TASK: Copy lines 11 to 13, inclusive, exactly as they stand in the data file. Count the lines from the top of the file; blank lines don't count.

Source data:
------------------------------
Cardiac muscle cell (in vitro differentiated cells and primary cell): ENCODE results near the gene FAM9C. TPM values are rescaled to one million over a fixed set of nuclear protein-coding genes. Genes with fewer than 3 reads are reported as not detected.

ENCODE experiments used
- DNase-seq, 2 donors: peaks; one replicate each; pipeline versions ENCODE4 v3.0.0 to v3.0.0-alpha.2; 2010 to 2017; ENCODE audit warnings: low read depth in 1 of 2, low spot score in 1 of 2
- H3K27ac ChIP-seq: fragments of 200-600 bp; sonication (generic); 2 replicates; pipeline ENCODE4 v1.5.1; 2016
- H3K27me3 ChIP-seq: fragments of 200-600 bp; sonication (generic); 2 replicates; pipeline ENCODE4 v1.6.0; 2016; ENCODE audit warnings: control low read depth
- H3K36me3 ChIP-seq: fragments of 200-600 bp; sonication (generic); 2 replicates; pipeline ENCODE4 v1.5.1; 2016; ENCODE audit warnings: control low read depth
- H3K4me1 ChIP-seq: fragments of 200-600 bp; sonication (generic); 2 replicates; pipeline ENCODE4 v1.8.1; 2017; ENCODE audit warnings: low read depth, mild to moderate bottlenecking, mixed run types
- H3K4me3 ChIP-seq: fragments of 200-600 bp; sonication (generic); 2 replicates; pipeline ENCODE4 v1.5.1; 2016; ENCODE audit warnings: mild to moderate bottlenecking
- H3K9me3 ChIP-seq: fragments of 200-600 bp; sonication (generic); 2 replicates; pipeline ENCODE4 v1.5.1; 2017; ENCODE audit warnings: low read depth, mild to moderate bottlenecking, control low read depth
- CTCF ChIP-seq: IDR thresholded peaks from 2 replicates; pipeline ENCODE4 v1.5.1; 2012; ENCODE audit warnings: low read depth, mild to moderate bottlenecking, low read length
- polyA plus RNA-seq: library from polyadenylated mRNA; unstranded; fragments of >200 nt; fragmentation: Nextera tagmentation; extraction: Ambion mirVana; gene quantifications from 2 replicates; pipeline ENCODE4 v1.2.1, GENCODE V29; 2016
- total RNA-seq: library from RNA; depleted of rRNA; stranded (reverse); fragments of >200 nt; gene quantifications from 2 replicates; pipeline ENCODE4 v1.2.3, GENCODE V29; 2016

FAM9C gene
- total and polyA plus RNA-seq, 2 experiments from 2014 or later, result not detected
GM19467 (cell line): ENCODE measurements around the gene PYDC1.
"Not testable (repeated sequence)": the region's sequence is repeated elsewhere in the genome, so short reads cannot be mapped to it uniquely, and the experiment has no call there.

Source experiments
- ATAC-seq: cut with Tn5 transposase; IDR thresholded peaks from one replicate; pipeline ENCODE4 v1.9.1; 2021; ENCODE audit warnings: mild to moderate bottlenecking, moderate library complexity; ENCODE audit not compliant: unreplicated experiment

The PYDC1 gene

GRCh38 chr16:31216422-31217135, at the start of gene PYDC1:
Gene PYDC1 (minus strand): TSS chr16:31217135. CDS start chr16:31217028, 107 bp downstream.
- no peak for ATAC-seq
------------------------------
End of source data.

- polyA plus RNA-seq: library from polyadenylated mRNA; unstranded; fragments of >200 nt; fragmentation: Nextera tagmentation; extraction: Ambion mirVana; gene quantifications from 2 replicates; pipeline ENCODE4 v1.2.1, GENCODE V29; 2016
- total RNA-seq: library from RNA; depleted of rRNA; stranded (reverse); fragments of >200 nt; gene quantifications from 2 replicates; pipeline ENCODE4 v1.2.3, GENCODE V29; 2016

FAM9C gene